The Movie Dictator Club for the month of January, 2011 is a another take on the superhero genre, a fresh take if you will!
Screenplay By: Jane Goldman & Matthew Vaughn
Directed By: Matthew Vaughn
I’ve allowed Kick-Ass to roll around in my rather large and impressive brain (yeah, I went there) for a whole day now. That’s right folks, Kick-Ass is not some cheaply made indie, a bland comic book adaptation or the mindless bit of violence it may appear to be on the surface. There’s a lot going on in Kick-Ass, a hell of a lot actually. Matthew Vaughn has crafted a tale with many layers to it, a movie that hits you on the surface level with something that seems obvious but if you dig a bit deeper you’re bound to unearth some wormy gems. And all of this from a movie that more than one person decried as an abomination, who would have thunk it?
The movie that first came to mind for me when watching Kick-Ass was Watchmen. Both films tread in the same water, they revel in the idea of giving the viewer what they want and asking the viewer if they really do want what they are seeing? Watchmen does this through its portrayal of its heroes and through the way it uses its violence. Kick-Ass does much the same, but the key difference between the two is that Watchmen strives, and succeeds at, being a very serious entry in the story department. Kick-Ass isn’t as concerned with that, because it’s story is over the top and a bit loosey goosey. But, in doing that Kick-Ass is saying something about the world the film inhabits and the ideas that fans, and causal readers, have about comic books and by extension comic book movies.
Sorry, went off on a small tangent at the end of that last paragraph, let’s bring it back home for a second. I make the Watchmen comparison for one reason above the others listed in said tangential paragraph. Watchmen took the viewer to a world of gritty reality inhabited by super powered beings. Kick-Ass takes the viewer to a world of gritty reality that shows the truth of what would happen if people took up the mantle of super hero without the high tech gadgets or super hero powers of the comic book universe. Red Mist, Big Daddy, Hit-Girl and Kick-Ass all have moments of traditional comic book bad assery. They also have moments where they get thrashed from one side of the screen to the other, lose teeth, get broken in two and look like the misguided individuals they are. In the real world costumed vigilantes who actually went up against the bad guys would more often than not get their asses kicked and Kick-Ass presents this truth as it is. The depth of gritty and dark realism that Kick-Ass is able to find in taking this path isn’t something to be easily dismissed.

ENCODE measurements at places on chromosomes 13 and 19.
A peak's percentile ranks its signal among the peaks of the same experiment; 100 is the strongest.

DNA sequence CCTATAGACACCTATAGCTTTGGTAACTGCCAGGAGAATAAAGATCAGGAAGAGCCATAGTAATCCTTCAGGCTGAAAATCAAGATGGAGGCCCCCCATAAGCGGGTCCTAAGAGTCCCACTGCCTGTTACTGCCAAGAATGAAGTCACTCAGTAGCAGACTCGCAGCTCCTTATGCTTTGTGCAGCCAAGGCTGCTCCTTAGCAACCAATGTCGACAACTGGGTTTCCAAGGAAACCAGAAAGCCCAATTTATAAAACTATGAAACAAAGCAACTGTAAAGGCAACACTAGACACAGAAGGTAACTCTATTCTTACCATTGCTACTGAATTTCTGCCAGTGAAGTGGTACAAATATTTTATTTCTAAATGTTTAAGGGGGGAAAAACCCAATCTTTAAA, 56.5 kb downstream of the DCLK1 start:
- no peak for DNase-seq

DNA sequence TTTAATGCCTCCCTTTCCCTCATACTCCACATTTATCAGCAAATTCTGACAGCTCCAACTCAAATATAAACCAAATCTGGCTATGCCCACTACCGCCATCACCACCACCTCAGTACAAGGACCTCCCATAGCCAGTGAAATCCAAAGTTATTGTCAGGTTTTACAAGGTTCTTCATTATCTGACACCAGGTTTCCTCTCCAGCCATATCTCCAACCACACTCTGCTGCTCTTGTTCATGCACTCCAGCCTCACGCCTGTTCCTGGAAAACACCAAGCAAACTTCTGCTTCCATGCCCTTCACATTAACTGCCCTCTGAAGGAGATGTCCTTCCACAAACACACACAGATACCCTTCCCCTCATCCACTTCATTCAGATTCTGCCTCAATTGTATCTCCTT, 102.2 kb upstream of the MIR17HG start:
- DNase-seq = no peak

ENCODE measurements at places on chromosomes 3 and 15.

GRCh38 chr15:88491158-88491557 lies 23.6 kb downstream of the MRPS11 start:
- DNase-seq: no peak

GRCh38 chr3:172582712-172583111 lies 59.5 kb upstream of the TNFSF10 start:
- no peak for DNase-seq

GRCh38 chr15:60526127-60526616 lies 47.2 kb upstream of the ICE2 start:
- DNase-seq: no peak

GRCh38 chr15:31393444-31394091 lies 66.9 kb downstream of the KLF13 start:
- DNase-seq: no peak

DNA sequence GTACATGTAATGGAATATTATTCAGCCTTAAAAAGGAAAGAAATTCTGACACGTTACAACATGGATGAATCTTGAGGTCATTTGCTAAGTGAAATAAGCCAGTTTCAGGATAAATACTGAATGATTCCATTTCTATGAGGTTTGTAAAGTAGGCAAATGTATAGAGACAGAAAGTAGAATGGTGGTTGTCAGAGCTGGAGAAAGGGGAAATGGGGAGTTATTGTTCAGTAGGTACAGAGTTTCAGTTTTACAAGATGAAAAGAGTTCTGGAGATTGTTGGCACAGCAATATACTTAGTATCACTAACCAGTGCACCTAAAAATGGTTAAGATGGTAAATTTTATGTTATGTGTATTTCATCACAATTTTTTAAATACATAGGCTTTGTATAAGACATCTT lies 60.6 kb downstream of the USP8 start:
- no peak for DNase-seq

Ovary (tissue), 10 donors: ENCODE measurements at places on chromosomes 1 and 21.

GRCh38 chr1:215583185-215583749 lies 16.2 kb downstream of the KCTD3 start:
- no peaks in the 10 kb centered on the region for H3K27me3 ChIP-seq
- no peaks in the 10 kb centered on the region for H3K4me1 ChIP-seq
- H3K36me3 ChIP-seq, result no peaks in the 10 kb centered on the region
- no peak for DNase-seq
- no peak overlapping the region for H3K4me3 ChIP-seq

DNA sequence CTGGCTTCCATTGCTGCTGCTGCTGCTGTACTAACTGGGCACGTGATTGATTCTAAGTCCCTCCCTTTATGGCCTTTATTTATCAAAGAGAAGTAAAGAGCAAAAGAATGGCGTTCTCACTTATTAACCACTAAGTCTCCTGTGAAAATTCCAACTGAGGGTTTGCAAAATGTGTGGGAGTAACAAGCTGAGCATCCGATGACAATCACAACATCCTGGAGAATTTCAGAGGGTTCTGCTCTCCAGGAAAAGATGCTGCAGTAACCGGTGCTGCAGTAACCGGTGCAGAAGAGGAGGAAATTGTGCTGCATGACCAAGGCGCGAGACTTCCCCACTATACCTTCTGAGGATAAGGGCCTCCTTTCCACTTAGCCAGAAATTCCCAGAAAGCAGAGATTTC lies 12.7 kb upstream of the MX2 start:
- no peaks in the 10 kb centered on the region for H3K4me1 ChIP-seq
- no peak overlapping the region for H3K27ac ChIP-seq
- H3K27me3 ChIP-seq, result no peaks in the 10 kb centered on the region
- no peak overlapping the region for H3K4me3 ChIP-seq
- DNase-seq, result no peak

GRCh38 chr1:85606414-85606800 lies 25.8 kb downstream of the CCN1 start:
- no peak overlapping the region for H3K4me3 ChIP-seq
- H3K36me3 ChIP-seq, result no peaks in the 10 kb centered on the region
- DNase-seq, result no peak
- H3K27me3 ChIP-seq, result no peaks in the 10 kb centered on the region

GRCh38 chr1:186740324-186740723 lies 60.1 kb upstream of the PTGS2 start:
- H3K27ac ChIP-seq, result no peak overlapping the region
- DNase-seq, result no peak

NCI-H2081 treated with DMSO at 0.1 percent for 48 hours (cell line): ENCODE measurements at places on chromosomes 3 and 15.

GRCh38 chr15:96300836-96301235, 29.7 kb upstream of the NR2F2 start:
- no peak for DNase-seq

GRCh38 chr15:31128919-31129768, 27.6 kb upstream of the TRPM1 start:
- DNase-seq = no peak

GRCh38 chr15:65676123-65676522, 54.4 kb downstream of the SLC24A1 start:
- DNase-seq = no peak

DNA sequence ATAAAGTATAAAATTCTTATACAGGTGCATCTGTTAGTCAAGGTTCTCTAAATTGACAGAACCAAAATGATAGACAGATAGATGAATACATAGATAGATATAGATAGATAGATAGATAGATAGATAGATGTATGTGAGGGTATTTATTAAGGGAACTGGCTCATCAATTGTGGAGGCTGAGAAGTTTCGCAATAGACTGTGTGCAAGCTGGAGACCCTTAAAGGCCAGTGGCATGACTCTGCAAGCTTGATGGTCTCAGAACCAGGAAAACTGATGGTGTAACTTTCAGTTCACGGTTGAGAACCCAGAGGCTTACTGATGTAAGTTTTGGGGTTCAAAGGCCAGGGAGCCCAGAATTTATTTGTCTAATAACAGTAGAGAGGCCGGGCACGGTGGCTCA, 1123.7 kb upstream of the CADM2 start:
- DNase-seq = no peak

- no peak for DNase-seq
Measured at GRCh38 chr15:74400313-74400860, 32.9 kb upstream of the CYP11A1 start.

Getting back to that story for a moment, and how much of a comic book story it is. I don’t want people to take my comments as a slight against comic book storytelling. I love comic books and they do range the gamut of storytelling, all the way from deathly serious to farcical. But, there has always been a trend in super hero tales to attach a lot of silliness in the story of even the most serious tales. Kick-Ass is over the top, its characters are silly, but these things are the way they are because the world they exist in is fucking crazy. The characters swear like sailors, spew blood by the gallon and an eleven year old girl is the baddest bad ass the world has ever seen. I as a comic fan love that type of storytelling, the type that knows how over the top it is and goes with it. But, Kick-Ass does something different, it grounds its over the top-ness in the aforementioned gritty reality. This throws the entire movie at the viewer, it made me question what I was seeing. Was all the silly storytelling in those comics I loved was truly justified when contrasted with the reality of what was actually happening in all of those fight panels I read over the years?
Kick-Ass blends gritty reality and over the top zeal in a fashion that fascinated me. It made me horrified at what comic books had been hiding from me. I questioned if I really should love so many comic book movies like I do. It reaffirmed how much I really do love comic books, comic book movies (the good ones at least), independent film making and films that are willing to challenge the viewer while still being a lot of fun. Kick-Ass is bloody, it’s violent, and I’m sure plenty of people will view it as vile. It’s also well acted, funny, exhilarating, a great ride, and a film that questions its own existence. Kick-Ass is everything a great comic book movie should be, no hold that, it’s everything a great movie should be, period.